NRG Chief Executive: We Need More Retail Electricity Competition
Throughout our country and in nearly every industry, competition has driven innovation, pushed human ingenuity and unveiled a new dimension of value by empowering consumers with choice.
We only have to look to the transportation industry to see its impacts. The on-demand transportation model essentially had no competition until Uber and Lyft disrupted it with a compelling consumer experience tailored to the modern traveler. Right now, in the electric power industry, there is a debate over the best technologies, business models and fuel types to power the economy of the 21st century. Competition is at the center of this debate.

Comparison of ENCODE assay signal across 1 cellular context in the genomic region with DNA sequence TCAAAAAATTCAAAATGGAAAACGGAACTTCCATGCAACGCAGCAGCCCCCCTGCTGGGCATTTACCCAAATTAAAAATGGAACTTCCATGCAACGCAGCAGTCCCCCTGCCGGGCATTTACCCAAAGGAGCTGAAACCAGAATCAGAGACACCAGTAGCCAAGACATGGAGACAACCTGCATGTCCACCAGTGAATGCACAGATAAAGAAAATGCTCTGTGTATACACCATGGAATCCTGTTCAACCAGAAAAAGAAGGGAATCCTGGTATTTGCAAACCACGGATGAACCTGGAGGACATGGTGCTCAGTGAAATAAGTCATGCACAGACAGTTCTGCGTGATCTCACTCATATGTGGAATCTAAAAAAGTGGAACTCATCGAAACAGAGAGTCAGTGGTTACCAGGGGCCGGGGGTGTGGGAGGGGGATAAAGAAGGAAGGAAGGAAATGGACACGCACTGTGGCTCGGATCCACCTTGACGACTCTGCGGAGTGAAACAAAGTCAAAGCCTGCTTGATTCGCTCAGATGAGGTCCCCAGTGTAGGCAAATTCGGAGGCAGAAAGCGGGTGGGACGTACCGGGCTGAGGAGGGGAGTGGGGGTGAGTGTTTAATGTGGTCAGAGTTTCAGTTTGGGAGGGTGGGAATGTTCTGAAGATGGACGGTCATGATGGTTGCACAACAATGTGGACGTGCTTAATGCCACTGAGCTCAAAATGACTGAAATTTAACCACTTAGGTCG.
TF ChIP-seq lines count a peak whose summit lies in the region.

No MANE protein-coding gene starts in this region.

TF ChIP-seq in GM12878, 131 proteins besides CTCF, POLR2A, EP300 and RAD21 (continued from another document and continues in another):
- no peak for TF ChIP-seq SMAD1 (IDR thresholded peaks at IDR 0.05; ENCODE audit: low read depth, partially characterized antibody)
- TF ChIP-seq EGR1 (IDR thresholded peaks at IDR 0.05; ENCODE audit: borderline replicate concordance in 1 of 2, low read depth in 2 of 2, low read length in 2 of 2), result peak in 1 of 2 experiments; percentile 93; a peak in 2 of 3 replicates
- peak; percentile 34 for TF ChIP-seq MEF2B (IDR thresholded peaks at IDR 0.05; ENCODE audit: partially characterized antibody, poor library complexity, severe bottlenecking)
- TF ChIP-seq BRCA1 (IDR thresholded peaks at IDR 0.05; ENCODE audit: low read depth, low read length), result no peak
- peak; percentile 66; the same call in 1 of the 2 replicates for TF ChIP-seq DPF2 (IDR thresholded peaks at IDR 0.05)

Even as we’ve made progress in other industries, competition has largely eluded the electric power sector. Power still operates much as it did 100 years ago. There are centralized plants that generate power, poles and wires to transport that power, and a company that sells power to consumers.
For most of the country, the pieces of this industry value chain are still regulated (the local utility) instead of allowing multiple providers to compete and win business. Today, 32 states participate in competitive wholesale markets and yet only 19 states and the District of Columbia participate in some form of retail competition.